4 Science-based 'superfoods' you should be eating

‘Superfood’ is a popular buzzword. Whether the latest fad is imitating Native American corn preparation techniques or eating way too many bananas, most superfoods are just another failed silver bullet, disappointing everyone that bought into the hype in hopes of discovering a shortcut.

The Examine.com editors have come up with a short list of foods that may actually qualify as superfoods, based on existing evidence.


Garlic

Garlic has strong evidence to suggest it can improve circulatory health by facilitating blood flow, reducing blood pressure, and improving cholesterol levels. Garlic also provides antioxidant benefits because it supports the activity of glutathione, an antioxidant enzyme. There is also evidence to suggest garlic consumption may ward off upper respiratory infections. It even has an anti-cancer effect. Eating or supplementing one to two cloves of garlic a day is one of the healthiest habits you can have.


Dark berries

Dark berries, including blueberries, are a rich source of anthocyanins. Anthocyanins have antioxidant properties and can reduce DNA damage related to oxidation and stress.

Older people can take dark berry supplements or eat dark berries to improve memory. Though the mechanism behind this effect – increasing a growth factor called BDNF – could potentially work for young people as well, more research is needed to confirm this effect.


Spirulina

Spirulina is a blue-green algae with a 55-70% protein content. It is safe to supplement and provides an anti-inflammatory and antioxidant effect.

Studies suggest supplementing spirulina can increase bile acid blood levels, a characteristic of Gilbert’s Syndrome. People with Gilbert’s Syndrome are at lower risk for diabetes and obesity, as well as cardiovascular and neurological disease. Animal research suggests spirulina may also be neuroprotective, but studies on people are needed to confirm this effect.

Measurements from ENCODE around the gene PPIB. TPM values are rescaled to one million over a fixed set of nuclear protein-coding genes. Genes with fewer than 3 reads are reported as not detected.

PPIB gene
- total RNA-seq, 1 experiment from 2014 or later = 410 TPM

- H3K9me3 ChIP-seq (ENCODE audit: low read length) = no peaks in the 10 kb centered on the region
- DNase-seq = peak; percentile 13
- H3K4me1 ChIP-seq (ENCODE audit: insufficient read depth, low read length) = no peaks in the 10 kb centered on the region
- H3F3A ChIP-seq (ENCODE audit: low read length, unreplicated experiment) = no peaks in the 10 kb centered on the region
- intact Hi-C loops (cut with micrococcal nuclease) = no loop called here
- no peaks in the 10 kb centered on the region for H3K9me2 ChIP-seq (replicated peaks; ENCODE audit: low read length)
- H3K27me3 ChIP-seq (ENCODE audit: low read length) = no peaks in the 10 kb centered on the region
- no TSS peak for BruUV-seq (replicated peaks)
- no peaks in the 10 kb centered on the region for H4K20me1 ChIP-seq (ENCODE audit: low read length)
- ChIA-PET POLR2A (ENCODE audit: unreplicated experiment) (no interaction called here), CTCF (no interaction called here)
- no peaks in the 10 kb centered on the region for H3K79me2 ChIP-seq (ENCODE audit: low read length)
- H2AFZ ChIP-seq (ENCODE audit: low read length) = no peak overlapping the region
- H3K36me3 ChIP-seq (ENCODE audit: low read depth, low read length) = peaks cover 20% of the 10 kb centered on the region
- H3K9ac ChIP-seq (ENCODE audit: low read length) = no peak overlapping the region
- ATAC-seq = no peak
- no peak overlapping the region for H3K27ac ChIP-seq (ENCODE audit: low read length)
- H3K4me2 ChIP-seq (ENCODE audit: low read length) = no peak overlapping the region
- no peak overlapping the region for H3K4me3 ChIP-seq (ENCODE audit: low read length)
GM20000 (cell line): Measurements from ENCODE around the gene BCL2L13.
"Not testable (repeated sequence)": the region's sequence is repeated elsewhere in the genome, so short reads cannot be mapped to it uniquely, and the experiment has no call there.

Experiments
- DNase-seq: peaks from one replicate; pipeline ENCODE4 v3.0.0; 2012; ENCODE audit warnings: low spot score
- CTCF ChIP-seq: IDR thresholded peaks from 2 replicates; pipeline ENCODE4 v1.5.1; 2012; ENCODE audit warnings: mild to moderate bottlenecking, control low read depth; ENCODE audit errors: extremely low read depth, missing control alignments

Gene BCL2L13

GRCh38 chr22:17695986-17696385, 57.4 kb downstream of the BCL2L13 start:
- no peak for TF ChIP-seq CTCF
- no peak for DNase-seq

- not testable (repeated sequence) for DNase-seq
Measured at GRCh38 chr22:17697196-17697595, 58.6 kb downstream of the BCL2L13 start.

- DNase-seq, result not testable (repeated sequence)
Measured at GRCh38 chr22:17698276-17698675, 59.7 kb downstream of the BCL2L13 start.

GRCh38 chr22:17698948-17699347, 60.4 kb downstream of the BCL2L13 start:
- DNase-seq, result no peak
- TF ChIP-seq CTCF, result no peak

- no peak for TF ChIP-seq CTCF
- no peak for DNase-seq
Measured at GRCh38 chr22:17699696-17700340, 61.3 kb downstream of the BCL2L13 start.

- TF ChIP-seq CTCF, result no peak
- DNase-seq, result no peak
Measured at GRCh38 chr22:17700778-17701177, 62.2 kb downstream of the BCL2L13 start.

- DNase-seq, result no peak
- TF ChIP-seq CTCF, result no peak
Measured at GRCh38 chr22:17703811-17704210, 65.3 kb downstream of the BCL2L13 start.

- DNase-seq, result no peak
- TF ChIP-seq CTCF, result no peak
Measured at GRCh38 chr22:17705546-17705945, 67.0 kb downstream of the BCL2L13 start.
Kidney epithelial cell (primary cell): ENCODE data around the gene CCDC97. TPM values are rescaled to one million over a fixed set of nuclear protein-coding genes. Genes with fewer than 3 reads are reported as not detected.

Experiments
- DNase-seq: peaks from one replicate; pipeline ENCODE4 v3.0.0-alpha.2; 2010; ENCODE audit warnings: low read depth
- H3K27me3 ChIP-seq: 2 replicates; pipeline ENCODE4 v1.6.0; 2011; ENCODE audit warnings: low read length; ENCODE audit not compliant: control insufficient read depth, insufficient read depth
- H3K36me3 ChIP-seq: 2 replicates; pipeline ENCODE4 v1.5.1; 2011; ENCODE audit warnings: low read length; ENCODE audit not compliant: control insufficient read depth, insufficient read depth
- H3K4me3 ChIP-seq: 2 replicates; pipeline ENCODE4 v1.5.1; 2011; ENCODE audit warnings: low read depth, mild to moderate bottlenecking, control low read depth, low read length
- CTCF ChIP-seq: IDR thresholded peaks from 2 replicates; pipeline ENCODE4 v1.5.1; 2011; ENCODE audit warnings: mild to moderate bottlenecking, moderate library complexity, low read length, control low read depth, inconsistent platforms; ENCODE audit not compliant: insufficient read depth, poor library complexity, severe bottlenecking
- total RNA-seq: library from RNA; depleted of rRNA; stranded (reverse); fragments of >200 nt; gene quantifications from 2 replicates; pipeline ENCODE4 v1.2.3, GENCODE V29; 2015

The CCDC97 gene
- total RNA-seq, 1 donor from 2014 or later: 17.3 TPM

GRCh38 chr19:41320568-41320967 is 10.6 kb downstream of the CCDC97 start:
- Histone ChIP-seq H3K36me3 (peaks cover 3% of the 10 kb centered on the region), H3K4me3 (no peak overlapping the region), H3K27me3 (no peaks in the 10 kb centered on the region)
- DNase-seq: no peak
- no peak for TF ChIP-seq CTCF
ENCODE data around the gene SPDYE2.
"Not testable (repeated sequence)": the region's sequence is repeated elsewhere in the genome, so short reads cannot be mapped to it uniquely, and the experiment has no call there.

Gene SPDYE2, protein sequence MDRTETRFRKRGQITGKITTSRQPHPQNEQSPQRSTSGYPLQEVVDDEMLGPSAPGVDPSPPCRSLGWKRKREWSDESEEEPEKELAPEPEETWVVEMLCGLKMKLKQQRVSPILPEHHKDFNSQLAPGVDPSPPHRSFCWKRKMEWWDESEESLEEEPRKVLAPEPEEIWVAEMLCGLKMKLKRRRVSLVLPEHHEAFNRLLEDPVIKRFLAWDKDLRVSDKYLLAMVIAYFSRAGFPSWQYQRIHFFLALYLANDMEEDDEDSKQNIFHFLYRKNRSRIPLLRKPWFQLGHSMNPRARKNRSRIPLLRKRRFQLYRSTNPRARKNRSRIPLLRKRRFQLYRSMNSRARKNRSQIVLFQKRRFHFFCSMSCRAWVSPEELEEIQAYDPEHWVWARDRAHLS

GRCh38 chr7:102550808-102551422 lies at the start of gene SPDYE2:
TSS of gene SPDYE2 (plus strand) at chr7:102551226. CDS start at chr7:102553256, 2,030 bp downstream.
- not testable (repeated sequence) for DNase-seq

Unfortunately, spirulina is the worst-tasting supplement on this list.


Leafy greens

Leafy green vegetables contain high levels of nitrate. In fact, beets have so much nitrate, beetroot juice is a legitimate ergogenic aid and pre-workout supplement. All leafy green vegetables have relatively high nitrate levels, so picky eaters even have some wiggle room.

Nitrates also improves blood flow by dilating blood vessels. Eating nitrate sources daily will help lower blood pressure over time.


Don’t listen to the hype

‘New’ superfoods are almost always too good to be true. Don’t rely on the media to tell you about new discoveries in the world of food and nutrition. Read the study, and not just the abstract!

Avoiding fads and hype will save you money in the long run. Instead of looking for a shortcut, pick a couple real superfoods to add to your diet, and slowly make changes to your lifestyle habits over time.

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